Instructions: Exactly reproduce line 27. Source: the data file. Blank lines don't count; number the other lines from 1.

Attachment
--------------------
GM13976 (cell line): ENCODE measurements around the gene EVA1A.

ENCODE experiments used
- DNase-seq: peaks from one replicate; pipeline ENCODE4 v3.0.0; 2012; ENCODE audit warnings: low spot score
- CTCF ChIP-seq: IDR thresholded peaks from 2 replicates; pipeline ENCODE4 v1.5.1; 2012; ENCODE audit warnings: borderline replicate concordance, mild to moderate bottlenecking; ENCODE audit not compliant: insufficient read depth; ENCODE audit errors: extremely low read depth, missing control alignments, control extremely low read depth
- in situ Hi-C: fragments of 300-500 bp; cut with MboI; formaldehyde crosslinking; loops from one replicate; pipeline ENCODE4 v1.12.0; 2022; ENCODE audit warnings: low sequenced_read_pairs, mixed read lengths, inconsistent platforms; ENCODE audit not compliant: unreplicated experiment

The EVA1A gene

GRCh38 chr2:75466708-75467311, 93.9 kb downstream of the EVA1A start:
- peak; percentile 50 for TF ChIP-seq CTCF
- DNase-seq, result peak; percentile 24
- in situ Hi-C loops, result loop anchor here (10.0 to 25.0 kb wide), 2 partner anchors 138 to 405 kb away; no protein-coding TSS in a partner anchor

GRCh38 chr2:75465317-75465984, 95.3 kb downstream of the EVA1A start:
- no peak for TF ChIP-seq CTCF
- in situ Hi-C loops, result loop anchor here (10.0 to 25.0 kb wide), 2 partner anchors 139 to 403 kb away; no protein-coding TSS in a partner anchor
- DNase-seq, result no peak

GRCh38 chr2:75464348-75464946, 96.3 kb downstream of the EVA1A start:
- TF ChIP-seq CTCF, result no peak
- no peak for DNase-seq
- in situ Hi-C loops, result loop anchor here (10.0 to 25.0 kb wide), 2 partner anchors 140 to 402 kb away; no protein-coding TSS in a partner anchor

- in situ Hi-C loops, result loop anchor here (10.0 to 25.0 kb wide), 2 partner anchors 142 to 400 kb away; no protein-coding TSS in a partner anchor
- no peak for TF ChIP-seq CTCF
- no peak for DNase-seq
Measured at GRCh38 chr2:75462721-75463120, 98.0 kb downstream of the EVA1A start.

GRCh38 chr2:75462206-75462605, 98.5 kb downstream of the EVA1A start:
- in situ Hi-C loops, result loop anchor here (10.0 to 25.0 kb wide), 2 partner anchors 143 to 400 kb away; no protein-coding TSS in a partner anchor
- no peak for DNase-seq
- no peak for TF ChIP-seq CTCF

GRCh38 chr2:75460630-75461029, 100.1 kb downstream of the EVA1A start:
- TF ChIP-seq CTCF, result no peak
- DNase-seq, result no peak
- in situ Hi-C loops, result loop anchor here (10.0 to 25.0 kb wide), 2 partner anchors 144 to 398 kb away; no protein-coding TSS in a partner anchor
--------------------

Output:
GRCh38 chr2:75460630-75461029, 100.1 kb downstream of the EVA1A start: